It’s reading period and finals are looming over our heads. Whether you’re writing your last term paper or cramming for an exam, a quiet place to work is a must. We’ve all had those days where we stayed in Bass until they close, and then moved to a residential college library to continue studying late into the night, hating every minute of the stifling library atmosphere. But what if I told you there are some friendlier study spots that make studying a little more bearable?
While they might be crowded at night, most of the butteries are empty during the day, making them an ideal escape from the library. Branford’s circular tables are big enough to spread out and work on homework, but small enough to tell people you’re hard at work and don’t want to be bothered. I would never betray my college, but the JE buttery has an especially nice study vibe. My personal recommendation is to go to the buttery after dinner and study until the buttery opens; you’ll have scored a few solid hours of studying and then you can reward yourself with a treat from the buttery as a study break.
It only took me the entire year to find KBT café, but it was totally worth it. It’s like a typical café, but on Science Hill, which is super convenient. The fact that they serve both breakfast and lunch is something every pre-med student should know, especially for lab days when you only have ten minutes to eat lunch. More importantly (who am I kidding, food is always the most important), it’s a nice place to study. Watching other people type furiously on their laptops is strangely motivating. I’m sure they waste as much time online as anyone else, but they manage to exude silent productivity I only wish I had.
You might not know it, but you can go to most dining halls outside of normal meal hours. This is another of my favorite study spots because it’s a low-traffic room and you can stay there for hours without anyone interrupting you. The high ceilings and large windows can be a welcome change after spending too many hours locked in Bass and there’s enough room that you’ll never have to share a table. One of the only drawbacks is that there aren’t many outlets in the room if you’re working on a laptop, so make sure to snag a table along a wall with an outlet! If you still aren’t sold, here’s another perk: unlimited coffee (including decaf, for when you realize you’ve already had six cups of coffee but you can’t help yourself).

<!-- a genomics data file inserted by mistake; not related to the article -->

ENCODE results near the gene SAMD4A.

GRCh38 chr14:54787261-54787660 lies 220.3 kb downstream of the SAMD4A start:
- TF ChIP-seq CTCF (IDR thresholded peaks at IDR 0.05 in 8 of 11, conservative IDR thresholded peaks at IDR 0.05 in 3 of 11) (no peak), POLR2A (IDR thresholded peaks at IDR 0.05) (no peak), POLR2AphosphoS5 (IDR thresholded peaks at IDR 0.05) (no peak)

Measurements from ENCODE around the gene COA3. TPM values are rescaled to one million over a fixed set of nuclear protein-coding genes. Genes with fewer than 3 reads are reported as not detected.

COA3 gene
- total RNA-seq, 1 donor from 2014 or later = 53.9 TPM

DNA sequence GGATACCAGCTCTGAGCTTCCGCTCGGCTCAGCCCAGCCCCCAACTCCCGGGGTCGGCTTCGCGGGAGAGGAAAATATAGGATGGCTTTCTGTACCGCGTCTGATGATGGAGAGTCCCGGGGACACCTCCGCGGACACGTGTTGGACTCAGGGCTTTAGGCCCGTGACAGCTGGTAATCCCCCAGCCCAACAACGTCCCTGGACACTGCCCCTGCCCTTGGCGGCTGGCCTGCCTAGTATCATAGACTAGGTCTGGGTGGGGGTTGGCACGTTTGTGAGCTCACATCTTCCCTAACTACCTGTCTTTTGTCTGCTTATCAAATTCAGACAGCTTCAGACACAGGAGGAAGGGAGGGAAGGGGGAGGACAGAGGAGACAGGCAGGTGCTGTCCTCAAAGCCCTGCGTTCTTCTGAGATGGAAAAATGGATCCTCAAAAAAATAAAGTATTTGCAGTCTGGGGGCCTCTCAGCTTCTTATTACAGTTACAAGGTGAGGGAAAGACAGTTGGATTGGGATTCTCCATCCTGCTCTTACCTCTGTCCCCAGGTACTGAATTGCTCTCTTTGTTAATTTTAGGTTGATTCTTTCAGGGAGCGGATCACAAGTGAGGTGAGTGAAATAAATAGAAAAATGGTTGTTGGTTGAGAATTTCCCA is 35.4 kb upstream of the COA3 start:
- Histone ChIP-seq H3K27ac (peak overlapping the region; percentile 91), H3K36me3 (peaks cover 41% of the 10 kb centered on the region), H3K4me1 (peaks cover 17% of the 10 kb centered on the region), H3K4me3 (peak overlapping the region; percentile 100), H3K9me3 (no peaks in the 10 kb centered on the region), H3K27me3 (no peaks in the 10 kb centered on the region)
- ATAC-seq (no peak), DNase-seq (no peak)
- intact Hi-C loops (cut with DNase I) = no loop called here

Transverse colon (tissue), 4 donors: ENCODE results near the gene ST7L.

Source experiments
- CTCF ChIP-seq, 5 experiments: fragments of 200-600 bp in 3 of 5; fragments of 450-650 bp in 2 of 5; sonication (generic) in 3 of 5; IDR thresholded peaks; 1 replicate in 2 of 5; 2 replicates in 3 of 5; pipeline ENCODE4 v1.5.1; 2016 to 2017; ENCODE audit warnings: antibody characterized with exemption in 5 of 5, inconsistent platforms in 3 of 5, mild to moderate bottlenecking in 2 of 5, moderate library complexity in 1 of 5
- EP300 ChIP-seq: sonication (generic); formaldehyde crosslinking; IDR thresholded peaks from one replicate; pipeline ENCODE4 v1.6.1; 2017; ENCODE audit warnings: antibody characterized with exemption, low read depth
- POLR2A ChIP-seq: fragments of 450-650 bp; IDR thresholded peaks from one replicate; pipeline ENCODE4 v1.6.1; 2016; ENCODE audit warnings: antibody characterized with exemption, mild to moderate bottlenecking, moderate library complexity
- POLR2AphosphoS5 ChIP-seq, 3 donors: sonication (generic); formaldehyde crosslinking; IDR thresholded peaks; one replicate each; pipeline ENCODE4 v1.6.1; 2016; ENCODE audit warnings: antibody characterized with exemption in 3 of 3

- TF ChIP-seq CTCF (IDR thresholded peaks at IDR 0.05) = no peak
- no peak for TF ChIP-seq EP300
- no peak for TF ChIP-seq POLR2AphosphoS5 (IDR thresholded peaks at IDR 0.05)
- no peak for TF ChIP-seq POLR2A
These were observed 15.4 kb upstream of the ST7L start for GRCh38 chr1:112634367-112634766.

This one doesn’t have food per se, but you can always take a cup of ice cream or coffee out of Commons and enjoy some peace and quiet behind SSS. Of all the courtyards on campus, this is one of the least popular, only because it’s hidden between classroom buildings; it’s a whopping two minute walk from Cross Campus, so there’s no reason not to check it out. The only downside is that if it’s nice enough to study outside, it’s nice enough to accidentally fall asleep while “studying” outside. There are some nice benches, but I usually recommend a blanket on the grass.
Book Trader Café
If you ever find yourself heading to Willoughby’s, let me recommend Book Trader Café. It’s half a block farther and technically off-campus, but it’s too cute to ignore. Unlike the ever-popular (and crowded) Starbucks and Blue State Coffee, Book Trader Café uses large windows to feel especially spacious beyond its large size. This “literary coffee shop” focuses on books rather than coffee, giving it a more studious atmosphere (but of course, you can still get coffee and food here). You’re also less likely to run into your friends and get distracted here, since it’s a bit farther from most of the residential colleges, but you might catch me there.
Two words: free coffee. Hands down, it’s the best late night study spot. One of the few spaces open 24/7 outside of the residential colleges, it’s brightly lit at all hours, which is both a blessing and a curse: it’s way too easy to lose track of time here. It’s great when you need a quiet workspace late at night when everything is closed, but I’d recommend setting an alarm to remind you to go back to your suite and get some sleep eventually. What makes it a fun place to study is the various crafts and projects people bring to the CEID. The very room itself seems to generate creativity, which might be just the boost you need to finish your paper or problem set. Large whiteboards are also a plus, for working out a difficult problem or just for doodling.